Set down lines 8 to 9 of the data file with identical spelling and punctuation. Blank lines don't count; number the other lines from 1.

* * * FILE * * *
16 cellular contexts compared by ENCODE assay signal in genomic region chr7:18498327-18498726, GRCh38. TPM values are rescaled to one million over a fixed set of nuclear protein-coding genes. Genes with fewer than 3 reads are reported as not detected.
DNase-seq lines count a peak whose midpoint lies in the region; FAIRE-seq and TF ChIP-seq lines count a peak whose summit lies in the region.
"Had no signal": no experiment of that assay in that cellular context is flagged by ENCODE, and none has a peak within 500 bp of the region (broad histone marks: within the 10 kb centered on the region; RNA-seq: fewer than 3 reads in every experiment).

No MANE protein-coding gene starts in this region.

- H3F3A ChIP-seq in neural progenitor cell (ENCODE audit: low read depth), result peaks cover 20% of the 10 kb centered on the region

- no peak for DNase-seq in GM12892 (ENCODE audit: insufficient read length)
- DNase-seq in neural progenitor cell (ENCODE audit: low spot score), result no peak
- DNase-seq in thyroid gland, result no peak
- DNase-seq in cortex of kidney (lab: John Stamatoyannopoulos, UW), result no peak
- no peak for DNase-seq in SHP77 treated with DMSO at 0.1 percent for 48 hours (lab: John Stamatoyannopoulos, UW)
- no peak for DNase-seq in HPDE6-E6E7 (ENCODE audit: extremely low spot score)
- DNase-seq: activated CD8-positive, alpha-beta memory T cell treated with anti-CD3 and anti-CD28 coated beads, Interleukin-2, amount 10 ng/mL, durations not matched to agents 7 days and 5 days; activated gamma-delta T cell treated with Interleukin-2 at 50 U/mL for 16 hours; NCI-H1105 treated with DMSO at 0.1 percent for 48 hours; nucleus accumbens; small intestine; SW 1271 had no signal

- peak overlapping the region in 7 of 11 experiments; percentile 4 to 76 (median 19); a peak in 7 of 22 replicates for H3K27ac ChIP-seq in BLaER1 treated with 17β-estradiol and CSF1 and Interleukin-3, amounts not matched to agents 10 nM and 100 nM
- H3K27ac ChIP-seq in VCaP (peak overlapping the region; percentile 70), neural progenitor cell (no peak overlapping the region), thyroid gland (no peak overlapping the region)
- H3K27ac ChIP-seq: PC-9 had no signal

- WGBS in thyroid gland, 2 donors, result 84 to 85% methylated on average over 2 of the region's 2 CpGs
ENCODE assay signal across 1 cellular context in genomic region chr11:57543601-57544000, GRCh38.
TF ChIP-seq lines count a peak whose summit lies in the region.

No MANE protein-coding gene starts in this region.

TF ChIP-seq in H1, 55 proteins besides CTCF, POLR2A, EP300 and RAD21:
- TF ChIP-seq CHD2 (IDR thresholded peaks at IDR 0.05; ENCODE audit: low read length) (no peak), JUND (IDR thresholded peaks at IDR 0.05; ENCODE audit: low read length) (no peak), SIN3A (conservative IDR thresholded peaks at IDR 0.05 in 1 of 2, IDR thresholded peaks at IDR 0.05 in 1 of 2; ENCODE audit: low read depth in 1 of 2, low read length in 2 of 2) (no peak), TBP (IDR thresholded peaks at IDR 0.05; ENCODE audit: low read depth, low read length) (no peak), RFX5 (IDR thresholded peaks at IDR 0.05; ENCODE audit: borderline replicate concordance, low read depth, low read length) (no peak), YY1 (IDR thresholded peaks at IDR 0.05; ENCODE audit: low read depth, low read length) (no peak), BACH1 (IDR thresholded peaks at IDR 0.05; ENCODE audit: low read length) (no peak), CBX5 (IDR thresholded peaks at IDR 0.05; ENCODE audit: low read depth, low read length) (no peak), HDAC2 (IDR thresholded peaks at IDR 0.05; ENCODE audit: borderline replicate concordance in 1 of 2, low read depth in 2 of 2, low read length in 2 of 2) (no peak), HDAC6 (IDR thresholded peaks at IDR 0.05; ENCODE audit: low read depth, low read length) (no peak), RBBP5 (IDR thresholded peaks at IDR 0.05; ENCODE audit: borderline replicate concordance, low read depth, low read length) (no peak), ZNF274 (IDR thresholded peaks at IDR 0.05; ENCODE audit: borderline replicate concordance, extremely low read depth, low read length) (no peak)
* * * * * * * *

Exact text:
- DNase-seq in thyroid gland, result no peak
- DNase-seq in cortex of kidney (lab: John Stamatoyannopoulos, UW), result no peak